Anne Holt, Beyond the Truth (Sannheten bortenfor), t. Anne Bruce, Scribner 2016 [2003] ISBN-13: 978-0857892317

Anne Holt, What Dark Clouds Hide (Skyggedød), t. Anne Bruce, Scribner 2016 [2012] Inger Johanne Vik series

Let me begin with some reflections about translation and the importance of prizes. As is so often the case, publishers seem to read crystal balls or tarot cards when they decide an author’s chance to be translated into English has come.

And sometimes they grab the one that has just won a prize. By 2012, when 1222 was shortlisted three times (Edgar, Shamus, Macavity) and won a prize (in Poland), Holt had not won one in a decade. Nothing unusual here: just years can pass before all the books in a series are translated, including Roslund and Holmstrom (one of whose books was recently reissued with a new title in sync with the use of numbers to resemble other books in their series), Dominique Manotti, and Fred Vargas. And some writers are not translated until they’re dead, at which point much depends upon the contracts they had with their publishers or simply upon their estate. Certainly the quality of Anne Holt’s work varies considerably—but she has always had demanding day jobs. She and Manotti have both written with other authors.

It may take some digging in a variety of lists (not least including the author’s website) to discover that this latest book in the Hanne Wilhelmsen series, no. 7 in order, was first published in 2003. In 2017 she also publishes, for the first time in English, What Dark Clouds Hide, from another series, There are some gains in reading titles out of order, but the risks are considerable, because they entail spoilers, as references appear to earlier books. The sudden success (in English) of 1222 (no. 8) came five years after its appearance in Norwegian (2007). Her Dead Joker (translated 2015) appeared six years after its first appearance (1999).

Hanne Wilhelmsen is a damaged Chief Inspector in Oslo; her previous long-term partner is dead, but she has found another woman to take care of her. Think Catherine Cawood in ‘Happy Valley’, and that should cover some of Hanne’s flaws, too, except that she is almost sociopathic, at least as far as her work and home life are concerned. I think that about covers it. As brilliant maverick intuitive cops go, Hanne is of higher rank, but lower human virtues. In Beyond the Truth, there is a bizarre multiple murder of four people, three of the same family and one from another area of life altogether. We see inside a number of the people involved in the family, some of who make Hanne look sane and composed. As usual, finding the motive in order to find the killer distances Hanne from the rest of her squad and makes life difficult for everyone around her. As too often in Holt’s work, the ending is scrabbled together, distancing her readers as much as Hanne does her colleagues. The book’s title makes sense once one has listened to her, and observed what might be described as her methodology. My reservations about Holt have to do with her being satisfied with drafts that have lots of good things in them, but not being willing to revise that last time, that one last push that turns in-the-genre stereotypes into something more powerful, and better.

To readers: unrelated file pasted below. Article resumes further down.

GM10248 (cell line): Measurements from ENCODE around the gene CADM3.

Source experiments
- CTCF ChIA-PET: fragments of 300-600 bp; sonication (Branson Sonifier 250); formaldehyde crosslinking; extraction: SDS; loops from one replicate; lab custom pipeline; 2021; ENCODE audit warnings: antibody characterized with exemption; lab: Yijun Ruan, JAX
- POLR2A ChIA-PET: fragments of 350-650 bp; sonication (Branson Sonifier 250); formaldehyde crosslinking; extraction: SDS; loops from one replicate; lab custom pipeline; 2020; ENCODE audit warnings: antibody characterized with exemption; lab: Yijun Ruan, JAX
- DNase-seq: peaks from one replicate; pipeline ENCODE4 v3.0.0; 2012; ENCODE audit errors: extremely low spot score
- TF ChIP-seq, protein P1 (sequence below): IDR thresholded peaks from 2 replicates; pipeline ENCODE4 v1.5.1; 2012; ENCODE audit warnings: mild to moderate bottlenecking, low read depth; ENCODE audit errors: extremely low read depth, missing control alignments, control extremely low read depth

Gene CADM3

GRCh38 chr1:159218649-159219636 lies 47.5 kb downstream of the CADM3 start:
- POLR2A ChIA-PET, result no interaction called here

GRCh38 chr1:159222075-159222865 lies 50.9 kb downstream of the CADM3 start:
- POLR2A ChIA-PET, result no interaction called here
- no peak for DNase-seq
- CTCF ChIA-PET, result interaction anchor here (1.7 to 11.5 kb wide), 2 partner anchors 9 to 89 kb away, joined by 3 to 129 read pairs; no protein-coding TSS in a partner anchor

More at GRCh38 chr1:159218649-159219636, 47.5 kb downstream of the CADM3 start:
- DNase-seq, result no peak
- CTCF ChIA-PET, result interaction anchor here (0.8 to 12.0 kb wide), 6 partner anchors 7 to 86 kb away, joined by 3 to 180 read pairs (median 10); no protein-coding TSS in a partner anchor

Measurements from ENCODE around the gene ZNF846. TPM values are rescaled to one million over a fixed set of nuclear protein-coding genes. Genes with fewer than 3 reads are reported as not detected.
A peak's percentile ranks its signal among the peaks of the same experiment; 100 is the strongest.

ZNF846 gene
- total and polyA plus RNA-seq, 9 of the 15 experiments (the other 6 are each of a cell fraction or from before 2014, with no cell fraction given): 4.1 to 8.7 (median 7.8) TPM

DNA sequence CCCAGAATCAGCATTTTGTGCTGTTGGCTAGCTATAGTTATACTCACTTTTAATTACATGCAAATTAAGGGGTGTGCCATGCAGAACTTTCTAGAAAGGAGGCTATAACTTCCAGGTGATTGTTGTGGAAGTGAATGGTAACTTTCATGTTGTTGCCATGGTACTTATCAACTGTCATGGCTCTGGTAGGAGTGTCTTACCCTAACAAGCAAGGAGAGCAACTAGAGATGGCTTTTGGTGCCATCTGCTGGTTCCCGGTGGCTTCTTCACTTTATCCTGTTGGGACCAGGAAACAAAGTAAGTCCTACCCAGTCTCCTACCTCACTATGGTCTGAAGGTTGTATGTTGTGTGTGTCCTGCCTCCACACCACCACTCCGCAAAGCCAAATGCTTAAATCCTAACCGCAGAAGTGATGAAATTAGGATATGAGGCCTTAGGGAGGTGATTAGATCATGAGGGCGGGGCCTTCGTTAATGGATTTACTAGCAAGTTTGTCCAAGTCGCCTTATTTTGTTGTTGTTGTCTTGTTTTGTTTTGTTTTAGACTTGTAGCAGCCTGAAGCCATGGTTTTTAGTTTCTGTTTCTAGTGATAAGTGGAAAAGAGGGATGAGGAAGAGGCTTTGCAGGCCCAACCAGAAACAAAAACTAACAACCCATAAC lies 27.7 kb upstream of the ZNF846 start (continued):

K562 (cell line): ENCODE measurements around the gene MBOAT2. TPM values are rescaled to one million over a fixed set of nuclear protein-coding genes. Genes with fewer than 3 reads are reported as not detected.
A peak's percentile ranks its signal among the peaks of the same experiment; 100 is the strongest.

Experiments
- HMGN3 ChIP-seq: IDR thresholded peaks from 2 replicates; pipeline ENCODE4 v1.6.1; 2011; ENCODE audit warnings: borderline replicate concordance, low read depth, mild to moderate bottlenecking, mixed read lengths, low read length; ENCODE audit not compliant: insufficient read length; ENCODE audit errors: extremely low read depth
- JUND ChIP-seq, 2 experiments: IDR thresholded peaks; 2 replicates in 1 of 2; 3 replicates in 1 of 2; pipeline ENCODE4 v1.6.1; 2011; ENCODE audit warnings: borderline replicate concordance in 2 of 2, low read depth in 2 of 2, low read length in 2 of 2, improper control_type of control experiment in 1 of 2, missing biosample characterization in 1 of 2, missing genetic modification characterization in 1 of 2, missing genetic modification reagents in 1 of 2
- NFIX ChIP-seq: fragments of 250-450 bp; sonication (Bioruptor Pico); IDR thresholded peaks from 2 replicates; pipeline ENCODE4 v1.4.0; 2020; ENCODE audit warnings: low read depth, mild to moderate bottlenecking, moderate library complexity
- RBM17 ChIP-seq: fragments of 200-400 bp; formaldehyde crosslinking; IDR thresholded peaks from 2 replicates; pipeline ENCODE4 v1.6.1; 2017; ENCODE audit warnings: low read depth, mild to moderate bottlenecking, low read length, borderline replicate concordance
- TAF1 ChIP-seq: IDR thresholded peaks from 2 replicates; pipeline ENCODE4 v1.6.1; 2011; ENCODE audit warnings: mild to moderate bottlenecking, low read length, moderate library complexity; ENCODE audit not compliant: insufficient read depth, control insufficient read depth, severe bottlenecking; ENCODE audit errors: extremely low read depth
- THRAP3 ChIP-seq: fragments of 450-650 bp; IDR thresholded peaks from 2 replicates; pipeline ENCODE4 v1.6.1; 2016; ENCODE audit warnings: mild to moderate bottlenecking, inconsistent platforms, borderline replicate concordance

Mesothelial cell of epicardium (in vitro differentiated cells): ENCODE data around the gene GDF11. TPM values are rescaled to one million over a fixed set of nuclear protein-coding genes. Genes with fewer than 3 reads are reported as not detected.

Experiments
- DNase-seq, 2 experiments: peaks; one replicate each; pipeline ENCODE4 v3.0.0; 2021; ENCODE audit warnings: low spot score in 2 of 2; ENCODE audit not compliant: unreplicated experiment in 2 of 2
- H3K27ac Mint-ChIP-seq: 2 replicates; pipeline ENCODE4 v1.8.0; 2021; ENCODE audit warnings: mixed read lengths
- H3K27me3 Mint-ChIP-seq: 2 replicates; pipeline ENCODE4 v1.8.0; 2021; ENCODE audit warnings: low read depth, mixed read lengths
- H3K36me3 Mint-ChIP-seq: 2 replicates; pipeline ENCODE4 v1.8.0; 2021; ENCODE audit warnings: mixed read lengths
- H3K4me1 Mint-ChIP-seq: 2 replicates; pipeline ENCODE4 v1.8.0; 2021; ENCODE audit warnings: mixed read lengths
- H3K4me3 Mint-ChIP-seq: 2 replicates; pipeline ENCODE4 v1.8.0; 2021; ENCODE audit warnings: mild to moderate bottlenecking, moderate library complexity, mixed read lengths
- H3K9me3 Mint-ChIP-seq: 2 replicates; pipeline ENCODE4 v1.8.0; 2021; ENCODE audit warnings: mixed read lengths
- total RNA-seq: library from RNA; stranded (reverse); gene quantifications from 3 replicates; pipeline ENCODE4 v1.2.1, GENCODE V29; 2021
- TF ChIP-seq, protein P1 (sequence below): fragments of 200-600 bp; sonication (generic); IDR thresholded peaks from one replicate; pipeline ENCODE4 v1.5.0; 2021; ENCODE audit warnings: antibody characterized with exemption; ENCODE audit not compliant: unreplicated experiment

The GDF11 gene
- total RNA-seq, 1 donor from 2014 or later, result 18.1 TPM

Then, somewhere along the line, a now-familiar powerful force intervened: Holt’s Vik/Stubo series, renamed ‘Modus’, was sold to television, with its promise of taughter writing, starting with no. 4, Fear Not. No. 5, Where Dark Clouds Hide, is no. 5. Since it is not published in the UK until January, I shall only give notice here that it will be reviewed soon. In the meantime, the preceding books are Punishment, The Final Murder, and Death in Oslo. US publication uses different titles.

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